NLR participated in the ALEF project, conducted in the 7th Framework Programme of the EU. For NLR participation in the project is aiming at gaining knowledge on reliable and efficient prediction of aircraft loads near the extremes of the flight envelope by use of simulations.
ALEF’s objective is to enable the European aeronautical industry to create complete aerodynamic data sets of their aircraft based on certified numerical simulation approaches within the respective development processes. i.e. ALEF will kick-off a paradigm shift from greater confidence in experimentally-measured data to just as great confidence in computational results. Beyond the scope of ALEF this paradigm shift will essentially influence the overall aerodynamic development process.
Aircraft are designed for optimum operations, e.g. the cruise flight for civil aircraft. However, the same aircraft is required by the authority to be strong enough to withstand heavy loads at the extremes of the flight envelope. Inaccuracy of loads prediction methods for these conditions could lead to unsafe design or otherwise gaining unnecessary weight, increased fuel consumption and losing competitiveness.
On the basis of the results of the research it can be concluded that the objective of the project is achieved. Reliable methods to predict aircraft loads near the extremes of the flight envelope have been identified and / or developed.
To improve the prediction of flight loads, a correction method is developed for the simplified aerodynamic method. This is done by using advanced computational methods based on CFD. With a smart approach now reliable flight loads can be predicted, with a limited increase of effort compared to the simplified approach.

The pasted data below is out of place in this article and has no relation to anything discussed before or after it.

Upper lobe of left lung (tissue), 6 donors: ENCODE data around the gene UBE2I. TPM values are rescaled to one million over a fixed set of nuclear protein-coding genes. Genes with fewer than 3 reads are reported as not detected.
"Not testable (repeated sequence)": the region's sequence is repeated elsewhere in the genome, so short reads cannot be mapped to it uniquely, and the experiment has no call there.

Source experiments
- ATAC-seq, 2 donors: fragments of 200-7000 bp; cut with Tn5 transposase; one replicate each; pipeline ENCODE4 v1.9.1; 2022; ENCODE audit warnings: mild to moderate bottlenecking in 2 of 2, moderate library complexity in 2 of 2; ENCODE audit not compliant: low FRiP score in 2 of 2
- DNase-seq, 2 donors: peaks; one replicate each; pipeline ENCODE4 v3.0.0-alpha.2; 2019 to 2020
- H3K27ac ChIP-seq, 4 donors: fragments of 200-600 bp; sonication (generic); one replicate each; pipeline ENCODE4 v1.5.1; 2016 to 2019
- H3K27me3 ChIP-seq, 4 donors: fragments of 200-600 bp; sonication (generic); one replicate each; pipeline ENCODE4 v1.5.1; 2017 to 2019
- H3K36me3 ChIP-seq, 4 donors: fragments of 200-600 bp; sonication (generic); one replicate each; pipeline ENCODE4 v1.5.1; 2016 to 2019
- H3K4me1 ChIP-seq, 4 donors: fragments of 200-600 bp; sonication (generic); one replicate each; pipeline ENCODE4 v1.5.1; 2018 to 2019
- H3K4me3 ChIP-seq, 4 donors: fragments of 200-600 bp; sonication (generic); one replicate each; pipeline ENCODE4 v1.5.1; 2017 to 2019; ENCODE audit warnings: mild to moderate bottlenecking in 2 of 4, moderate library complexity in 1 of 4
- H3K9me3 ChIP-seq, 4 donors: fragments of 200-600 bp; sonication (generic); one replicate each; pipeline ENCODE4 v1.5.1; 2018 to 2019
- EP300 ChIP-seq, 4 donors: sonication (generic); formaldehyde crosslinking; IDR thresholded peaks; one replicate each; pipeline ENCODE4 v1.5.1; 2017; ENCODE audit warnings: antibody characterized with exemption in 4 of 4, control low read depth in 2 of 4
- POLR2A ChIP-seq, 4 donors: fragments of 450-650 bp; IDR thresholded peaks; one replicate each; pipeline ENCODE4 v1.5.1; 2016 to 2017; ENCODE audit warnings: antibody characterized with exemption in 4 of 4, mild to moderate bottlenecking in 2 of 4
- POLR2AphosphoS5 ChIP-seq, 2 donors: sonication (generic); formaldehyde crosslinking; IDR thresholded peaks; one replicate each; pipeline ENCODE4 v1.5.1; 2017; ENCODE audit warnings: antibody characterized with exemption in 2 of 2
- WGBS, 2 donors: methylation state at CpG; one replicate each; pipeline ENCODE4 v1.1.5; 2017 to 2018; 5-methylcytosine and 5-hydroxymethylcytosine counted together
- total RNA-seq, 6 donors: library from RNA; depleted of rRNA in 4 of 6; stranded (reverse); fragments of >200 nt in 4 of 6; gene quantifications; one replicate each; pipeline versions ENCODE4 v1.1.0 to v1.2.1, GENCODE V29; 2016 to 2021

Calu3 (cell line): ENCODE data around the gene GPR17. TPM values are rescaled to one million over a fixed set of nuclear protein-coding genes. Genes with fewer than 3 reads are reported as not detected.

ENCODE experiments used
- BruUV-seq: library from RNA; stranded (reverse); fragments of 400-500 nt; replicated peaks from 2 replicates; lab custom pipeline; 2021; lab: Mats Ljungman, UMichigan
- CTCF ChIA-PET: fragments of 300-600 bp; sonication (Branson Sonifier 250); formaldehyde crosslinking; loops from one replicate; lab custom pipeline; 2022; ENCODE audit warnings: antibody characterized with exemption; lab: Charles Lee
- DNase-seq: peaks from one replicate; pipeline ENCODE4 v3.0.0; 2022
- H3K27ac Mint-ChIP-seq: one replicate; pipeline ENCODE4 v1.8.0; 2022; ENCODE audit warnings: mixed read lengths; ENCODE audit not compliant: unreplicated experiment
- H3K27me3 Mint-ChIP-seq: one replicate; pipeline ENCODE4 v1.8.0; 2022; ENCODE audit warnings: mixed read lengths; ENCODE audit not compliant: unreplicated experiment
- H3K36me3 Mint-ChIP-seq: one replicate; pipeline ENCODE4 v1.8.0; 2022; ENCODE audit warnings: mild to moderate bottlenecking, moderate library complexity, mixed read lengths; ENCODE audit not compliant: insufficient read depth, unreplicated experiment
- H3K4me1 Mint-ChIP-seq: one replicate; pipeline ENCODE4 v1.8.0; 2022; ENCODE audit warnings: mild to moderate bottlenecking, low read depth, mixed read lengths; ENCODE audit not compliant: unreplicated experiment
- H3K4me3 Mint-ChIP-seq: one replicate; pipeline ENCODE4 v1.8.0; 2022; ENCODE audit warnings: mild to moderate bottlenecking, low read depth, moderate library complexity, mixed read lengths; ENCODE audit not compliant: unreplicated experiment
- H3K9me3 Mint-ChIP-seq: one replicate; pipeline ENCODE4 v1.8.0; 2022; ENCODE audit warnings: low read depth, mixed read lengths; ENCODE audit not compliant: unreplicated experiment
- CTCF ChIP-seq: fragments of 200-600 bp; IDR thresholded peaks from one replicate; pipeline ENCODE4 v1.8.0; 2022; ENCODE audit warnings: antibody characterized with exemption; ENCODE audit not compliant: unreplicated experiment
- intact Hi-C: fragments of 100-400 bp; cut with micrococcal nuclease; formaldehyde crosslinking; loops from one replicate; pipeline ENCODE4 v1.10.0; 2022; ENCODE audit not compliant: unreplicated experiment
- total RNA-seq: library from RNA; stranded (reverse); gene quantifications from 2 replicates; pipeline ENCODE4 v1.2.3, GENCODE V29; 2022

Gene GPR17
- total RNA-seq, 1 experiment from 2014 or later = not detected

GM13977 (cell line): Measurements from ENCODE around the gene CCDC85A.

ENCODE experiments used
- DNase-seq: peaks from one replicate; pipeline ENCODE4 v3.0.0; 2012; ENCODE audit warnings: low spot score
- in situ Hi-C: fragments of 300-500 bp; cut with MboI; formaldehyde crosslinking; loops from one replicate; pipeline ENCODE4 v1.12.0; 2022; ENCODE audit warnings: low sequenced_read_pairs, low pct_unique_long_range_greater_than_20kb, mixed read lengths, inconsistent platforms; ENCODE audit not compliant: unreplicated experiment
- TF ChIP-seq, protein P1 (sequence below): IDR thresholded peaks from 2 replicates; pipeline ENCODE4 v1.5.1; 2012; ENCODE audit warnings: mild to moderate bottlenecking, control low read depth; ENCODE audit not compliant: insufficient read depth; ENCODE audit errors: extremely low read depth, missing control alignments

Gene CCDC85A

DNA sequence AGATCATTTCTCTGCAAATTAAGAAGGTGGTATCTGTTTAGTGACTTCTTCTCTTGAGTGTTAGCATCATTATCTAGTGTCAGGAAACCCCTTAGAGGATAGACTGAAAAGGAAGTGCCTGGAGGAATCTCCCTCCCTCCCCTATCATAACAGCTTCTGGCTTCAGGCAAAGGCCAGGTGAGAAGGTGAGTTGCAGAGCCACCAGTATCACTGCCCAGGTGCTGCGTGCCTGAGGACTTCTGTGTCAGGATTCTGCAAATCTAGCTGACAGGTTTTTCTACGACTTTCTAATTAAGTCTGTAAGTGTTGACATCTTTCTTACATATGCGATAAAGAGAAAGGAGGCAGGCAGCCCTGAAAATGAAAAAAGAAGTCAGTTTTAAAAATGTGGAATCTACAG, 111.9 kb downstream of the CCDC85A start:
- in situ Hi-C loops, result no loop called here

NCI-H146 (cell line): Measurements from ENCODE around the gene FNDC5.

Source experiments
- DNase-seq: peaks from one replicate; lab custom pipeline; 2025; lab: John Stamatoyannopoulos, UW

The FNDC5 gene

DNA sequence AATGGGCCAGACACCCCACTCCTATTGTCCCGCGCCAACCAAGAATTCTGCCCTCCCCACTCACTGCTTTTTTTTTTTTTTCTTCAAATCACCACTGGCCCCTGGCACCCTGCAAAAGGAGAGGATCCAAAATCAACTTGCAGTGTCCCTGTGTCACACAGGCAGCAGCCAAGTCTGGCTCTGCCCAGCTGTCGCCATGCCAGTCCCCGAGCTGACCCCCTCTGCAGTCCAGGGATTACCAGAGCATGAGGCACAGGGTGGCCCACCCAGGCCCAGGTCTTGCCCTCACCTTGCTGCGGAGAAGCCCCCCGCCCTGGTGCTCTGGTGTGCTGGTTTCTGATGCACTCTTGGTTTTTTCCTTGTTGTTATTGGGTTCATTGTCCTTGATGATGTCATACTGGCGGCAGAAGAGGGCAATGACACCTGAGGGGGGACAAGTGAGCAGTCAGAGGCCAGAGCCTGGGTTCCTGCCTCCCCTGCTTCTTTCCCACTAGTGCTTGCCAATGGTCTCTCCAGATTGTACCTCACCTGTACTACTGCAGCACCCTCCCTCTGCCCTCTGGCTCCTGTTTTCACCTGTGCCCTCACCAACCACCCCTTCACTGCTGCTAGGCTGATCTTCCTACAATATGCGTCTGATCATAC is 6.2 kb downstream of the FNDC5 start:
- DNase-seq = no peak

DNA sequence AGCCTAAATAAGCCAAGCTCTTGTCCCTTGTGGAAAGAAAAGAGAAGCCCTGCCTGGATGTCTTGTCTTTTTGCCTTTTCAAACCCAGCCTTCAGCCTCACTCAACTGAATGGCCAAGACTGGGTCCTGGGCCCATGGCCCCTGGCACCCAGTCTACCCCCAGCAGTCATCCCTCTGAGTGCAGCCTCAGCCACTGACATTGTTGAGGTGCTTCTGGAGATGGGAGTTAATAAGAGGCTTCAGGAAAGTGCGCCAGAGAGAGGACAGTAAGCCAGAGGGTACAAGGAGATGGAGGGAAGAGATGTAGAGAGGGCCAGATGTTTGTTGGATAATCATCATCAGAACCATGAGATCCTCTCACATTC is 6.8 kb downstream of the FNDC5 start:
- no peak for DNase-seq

For predicting severe gust loads in transonic flight conditions, a method is developed to enable gust representation in an advanced CFD simulation. The method has been successfully validated using known analytical solutions and has been applied to an X-31 fighter in transonic flight conditions.
For predicting maneuver loads at extreme control surface deflections, an innovative approach with discontinuous computational domains is developed. The limitation of the current method based on surface deformation is thus significantly relaxed. This approach is much simpler than the conventional overset grid method. The method has been validated and used for the simulation of a roll maneuver of a large civil aircraft with maximum aileron deflection.
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